Home > Articles > Web Development > Ajax and JavaScript

Cross-Browser Solutions: Detection and Generic Functions

  • Print
  • + Share This
Cross-browser scripting might be difficult, but it is possible. Paul McFedries gives you some pointers on scripting for multiple object models.
This article is excerpted from Special Edition Using JavaScript.
From the author of

Cross-Browser Issues

Two facts are vital to anyone who wants or needs to program a Web site for a general audience:

  • Although most surfers use a version 5 browser (that is to say, Internet Explorer version 5 and higher), there are still a significant number who use a version 4 browser. As I write this, the version 4 browser market share stands at just over 20%.

  • The object models supported by the three main browser camps—the version 5 browsers, Internet Explorer 4, and Netscape 4—are substantially different.

In other words, if you want to implement DHTML techniques on your site, it's both necessary and difficult to code for all three object models. That's not a great state of affairs, but such is life in the fragmented world of Web programming. The good news is that although cross-browser scripting might be difficult, it is possible, as you'll see in this article.

Before you get that far, however, you should take a step back and make sure that you understand just what "cross-browser" means, particularly within the context of DHTML programming.

What Does "Cross-Browser" Mean?

Ideally, describing a page or script as cross-browser means that the script works identically not only in browsers from different vendors, but also in all the available versions of each vendor's browser and in all the versions of each browser that run on different operating systems (such as the various flavors of Windows, the Mac OS, and Unix). This is why many people prefer the broader term cross-platform.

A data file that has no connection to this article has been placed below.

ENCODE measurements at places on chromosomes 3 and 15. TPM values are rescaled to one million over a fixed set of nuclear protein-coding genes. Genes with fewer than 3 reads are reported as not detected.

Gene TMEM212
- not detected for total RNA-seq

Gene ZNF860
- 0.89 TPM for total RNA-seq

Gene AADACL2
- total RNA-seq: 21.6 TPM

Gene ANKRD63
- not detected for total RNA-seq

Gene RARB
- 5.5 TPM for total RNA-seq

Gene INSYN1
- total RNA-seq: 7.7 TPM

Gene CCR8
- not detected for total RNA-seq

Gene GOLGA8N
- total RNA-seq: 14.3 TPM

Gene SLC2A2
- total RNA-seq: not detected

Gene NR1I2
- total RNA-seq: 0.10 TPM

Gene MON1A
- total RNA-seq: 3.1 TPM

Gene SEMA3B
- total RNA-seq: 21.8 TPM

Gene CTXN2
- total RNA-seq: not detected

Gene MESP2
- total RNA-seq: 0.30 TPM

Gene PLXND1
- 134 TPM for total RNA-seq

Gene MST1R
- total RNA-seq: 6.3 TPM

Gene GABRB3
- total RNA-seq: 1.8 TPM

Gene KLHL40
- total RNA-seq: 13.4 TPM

Those are some pretty big shoes, and, in practice, they can be filled only by the simplest page that uses only the most basic of tags. In the real world, achieving cross-browser status requires making compromises:

  • You might have to support only a subset of the browser population. The more sophisticated the effect you want, the more browsers you have to leave behind.

  • You might have to implement only a subset of the available browser functionality. Most newer browsers contain features that simply can't be duplicated in older browsers, and those features have to be abandoned to achieve the cross-browser label. (Although you'll see that there are ways around this, in some cases.)

  • You might have to be satisfied with creating effects that work substantially the same in your browser subset. It's often possible to create a script that works identically, but "close enough" sometimes has to be good enough. (My own yardstick is a ruthless one: browser market share. If an effect I want isn't working perfectly in a browser with a tiny market share, I'll usually just move on to the next challenge.)

What all of this really means is that your cross-browser scripts will support only the lowest-common browser denominator. In the DHTML world, this usually means Netscape 4 because it has the most limited object model.

Handling Different Browsers

Once you decide to go the cross-browser route, your first step is to decide on the browsers and browser features you want (or need) to support. Once that's done, the next thing you need to decide is how you're going to handle the different browsers. There are three choices: inline branching, page branching, and creating a custom object front end.

Using Inline Branching

Inline branching means using an if() statement or some other control structure to check the browser and then perform some action based on the result. For example, the getElementById() method is a good way to test whether a browser supports the W3C DOM. I have used the following inline branching technique:

if (!document.getElementById) {
The rest of the code